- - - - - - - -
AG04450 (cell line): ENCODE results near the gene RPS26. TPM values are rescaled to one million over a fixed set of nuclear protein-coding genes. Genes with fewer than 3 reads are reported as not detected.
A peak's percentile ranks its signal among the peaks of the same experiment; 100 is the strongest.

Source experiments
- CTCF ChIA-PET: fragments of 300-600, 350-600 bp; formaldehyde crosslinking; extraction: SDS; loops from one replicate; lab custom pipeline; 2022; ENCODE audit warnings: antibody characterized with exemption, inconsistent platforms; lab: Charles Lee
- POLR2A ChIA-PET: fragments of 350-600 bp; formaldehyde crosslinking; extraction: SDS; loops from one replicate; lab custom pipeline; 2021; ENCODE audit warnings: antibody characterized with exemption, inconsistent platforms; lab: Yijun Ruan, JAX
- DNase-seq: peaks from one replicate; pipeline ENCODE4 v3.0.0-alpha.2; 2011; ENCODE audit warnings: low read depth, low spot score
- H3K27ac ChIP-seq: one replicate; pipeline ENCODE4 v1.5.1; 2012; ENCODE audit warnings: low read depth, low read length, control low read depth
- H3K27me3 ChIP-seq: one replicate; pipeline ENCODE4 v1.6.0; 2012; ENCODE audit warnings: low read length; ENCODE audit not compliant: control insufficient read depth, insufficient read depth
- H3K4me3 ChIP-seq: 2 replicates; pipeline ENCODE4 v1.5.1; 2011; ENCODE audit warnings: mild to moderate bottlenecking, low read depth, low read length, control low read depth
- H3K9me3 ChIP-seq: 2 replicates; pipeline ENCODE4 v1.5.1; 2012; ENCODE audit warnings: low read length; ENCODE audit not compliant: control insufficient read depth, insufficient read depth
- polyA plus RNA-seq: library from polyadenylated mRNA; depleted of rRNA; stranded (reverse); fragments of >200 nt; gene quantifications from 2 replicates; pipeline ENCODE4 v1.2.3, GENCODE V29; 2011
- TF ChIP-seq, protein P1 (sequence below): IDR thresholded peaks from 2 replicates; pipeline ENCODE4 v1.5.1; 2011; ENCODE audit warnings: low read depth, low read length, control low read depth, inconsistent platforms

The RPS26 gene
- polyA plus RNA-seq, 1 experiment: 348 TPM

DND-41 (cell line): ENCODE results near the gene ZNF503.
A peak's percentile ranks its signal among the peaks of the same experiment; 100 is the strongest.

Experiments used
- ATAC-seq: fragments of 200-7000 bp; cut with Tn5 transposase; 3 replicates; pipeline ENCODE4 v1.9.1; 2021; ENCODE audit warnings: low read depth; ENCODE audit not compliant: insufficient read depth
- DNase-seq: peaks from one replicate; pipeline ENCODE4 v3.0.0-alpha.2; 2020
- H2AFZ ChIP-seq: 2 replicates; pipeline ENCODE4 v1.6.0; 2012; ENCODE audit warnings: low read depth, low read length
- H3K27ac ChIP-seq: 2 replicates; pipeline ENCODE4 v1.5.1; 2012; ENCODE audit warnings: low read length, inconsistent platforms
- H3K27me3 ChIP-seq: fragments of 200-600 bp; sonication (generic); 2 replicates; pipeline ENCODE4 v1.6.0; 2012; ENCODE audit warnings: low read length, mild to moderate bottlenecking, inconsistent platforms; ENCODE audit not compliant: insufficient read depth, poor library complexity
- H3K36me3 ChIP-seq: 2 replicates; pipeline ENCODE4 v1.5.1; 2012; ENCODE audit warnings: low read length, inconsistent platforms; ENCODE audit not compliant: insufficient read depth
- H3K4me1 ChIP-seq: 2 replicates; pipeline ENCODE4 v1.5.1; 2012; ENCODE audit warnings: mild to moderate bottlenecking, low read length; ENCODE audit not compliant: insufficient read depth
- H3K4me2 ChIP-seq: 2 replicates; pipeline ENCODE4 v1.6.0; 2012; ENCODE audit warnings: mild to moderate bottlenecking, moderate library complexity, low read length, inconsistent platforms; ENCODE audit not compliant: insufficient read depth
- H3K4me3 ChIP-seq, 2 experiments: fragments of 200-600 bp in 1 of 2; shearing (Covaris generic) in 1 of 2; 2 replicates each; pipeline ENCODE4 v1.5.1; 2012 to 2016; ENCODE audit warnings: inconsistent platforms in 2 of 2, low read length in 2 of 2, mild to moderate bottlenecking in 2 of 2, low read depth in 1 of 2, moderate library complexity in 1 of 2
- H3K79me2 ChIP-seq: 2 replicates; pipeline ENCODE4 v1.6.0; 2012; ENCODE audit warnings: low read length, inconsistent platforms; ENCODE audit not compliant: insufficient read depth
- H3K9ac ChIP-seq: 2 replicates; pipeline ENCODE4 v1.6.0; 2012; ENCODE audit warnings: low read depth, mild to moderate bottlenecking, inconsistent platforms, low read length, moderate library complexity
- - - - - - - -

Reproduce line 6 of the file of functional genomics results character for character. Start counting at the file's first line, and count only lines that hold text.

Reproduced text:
- DNase-seq: peaks from one replicate; pipeline ENCODE4 v3.0.0-alpha.2; 2011; ENCODE audit warnings: low read depth, low spot score